At trial the government presented considerable evidence about Hill's May 19 attack on Duncan. Duncan's nine-year-old daughter testified that she awoke to hear her mother exclaim, "Why are you choking me? Why are you trying to kill me?" Duncan's six-year-old son testified that he was awakened during the night by his mother's cries and that he heard his sister say to Hill, "Get off my mommy." The police officer who answered Duncan's call recounted what he knew about the events of that evening. The government played for the jury the tape of Duncan's "911" call to the police during which Duncan said, "I have been choked, you name it." Duncan's sister testified that when she picked up the children after the incident, Duncan told her, "He was trying to kill me, he was choking me, he wouldn't let me out, he was trying to kill me, he had a pillow over my head." The Assistant United States Attorney who conducted the hearing at the Citizens Complaint Center testified about Hill's statements at that hearing and about the post-hearing threat to kill Duncan.
Hill contends that the evidence of his assault on Duncan almost four months before her death had no logical relevance because it failed to prove that he had any reason to kill her. He argues that this evidence encouraged the jury to conclude that his earlier feelings and actions made it more likely that he, rather than someone else, felt and acted in a similar fashion at a later date. This, Hill insists, is impermissible "propensity" evidence.
The government maintains that evidence of the assault tended to prove the motive for Hill's murder of Duncan because he was angered by the complaints she filed against him and by the fact that she reported his activities to his employer, who eventually fired him. Since there was no eyewitness testimony about the murder, the government had to rely on evidence that Hill had a motive to kill Duncan in order to prove his identity as the murderer. When the prosecutor made the same argument below, the trial court agreed with him, citing Clark v. United States, 412 A.2d 21 (D.C. 1980), as authority for the proposition that the violent relationship between Hill and Duncan was probative of Hill's motive to kill her.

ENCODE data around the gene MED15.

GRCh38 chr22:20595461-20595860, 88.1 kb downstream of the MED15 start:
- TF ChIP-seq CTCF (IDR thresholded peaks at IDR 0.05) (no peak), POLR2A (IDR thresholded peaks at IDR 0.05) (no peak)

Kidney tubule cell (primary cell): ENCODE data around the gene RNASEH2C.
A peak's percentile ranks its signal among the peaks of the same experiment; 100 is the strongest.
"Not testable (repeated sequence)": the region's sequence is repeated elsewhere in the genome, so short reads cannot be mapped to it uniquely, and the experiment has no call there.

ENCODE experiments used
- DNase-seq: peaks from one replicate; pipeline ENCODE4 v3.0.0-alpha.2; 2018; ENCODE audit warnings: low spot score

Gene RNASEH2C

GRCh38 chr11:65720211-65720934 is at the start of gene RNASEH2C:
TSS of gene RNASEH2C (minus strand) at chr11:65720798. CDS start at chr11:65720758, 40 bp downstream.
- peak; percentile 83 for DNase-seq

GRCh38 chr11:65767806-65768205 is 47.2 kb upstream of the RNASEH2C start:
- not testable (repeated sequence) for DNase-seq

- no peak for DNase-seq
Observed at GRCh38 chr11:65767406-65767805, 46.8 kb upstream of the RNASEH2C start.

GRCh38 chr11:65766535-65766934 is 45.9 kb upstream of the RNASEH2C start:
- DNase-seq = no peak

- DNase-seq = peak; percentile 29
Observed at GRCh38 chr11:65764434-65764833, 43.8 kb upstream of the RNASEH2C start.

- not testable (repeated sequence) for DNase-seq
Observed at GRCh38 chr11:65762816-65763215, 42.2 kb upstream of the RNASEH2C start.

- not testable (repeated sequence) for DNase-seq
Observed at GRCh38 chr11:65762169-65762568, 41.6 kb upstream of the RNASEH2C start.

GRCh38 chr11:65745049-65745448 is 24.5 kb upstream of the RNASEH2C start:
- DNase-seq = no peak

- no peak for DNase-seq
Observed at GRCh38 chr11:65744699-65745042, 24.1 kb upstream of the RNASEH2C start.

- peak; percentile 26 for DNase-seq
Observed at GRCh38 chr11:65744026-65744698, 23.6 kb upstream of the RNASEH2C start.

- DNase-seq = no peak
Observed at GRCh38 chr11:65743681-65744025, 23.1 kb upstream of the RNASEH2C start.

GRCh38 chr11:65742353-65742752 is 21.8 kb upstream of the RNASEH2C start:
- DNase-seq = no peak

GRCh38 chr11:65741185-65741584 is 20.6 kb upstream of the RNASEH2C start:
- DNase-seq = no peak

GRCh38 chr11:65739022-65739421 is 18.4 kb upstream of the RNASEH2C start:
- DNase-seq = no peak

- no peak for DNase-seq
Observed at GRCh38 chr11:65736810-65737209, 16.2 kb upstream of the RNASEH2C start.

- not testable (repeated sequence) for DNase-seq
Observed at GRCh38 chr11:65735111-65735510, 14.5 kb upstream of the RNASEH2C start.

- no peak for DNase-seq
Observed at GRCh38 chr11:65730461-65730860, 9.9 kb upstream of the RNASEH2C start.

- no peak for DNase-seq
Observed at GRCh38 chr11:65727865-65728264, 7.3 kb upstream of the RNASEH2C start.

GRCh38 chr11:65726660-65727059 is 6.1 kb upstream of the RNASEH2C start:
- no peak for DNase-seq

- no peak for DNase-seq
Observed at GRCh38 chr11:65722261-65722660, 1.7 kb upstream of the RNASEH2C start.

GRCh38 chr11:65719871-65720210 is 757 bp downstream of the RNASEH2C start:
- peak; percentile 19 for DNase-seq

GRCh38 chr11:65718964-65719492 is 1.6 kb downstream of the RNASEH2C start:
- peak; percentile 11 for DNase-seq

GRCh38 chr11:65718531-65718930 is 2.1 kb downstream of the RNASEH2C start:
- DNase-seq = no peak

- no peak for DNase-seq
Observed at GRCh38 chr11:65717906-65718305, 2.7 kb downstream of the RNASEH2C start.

"It is a principle of long standing in our law that evidence of one crime is inadmissible to prove disposition to commit crime, from which the jury may infer that the defendant committed the crime charged." Drew v. United States, supra, 118 App. D.C. at 15, 331 F.2d at 89 (emphasis in original). Because of the obvious potential that such "other crimes" evidence may deny the defendant a fair trial, evidence of this sort is presumptively inadmissible. Thompson v. United States, 546 A.2d 414, 419 (D.C. 1988); Campbell v. United States, 450 A.2d 428, 430 (D.C. 1982). This presumption of exclusion exists "because of the likelihood that jurors will impermissibly infer that the defendant has a propensity to engage in criminal behavior and so presume guilt." Landrum v. United States, 559 A.2d 1323, 1325 (D.C. 1989) (citations omitted). Only when the evidence of wrongful behavior is relevant under one or more recognized exceptions to this exclusionary principle can it be presented to the jury. There are five principal "Drew exceptions." Evidence of other crimes "is admissible when relevant ...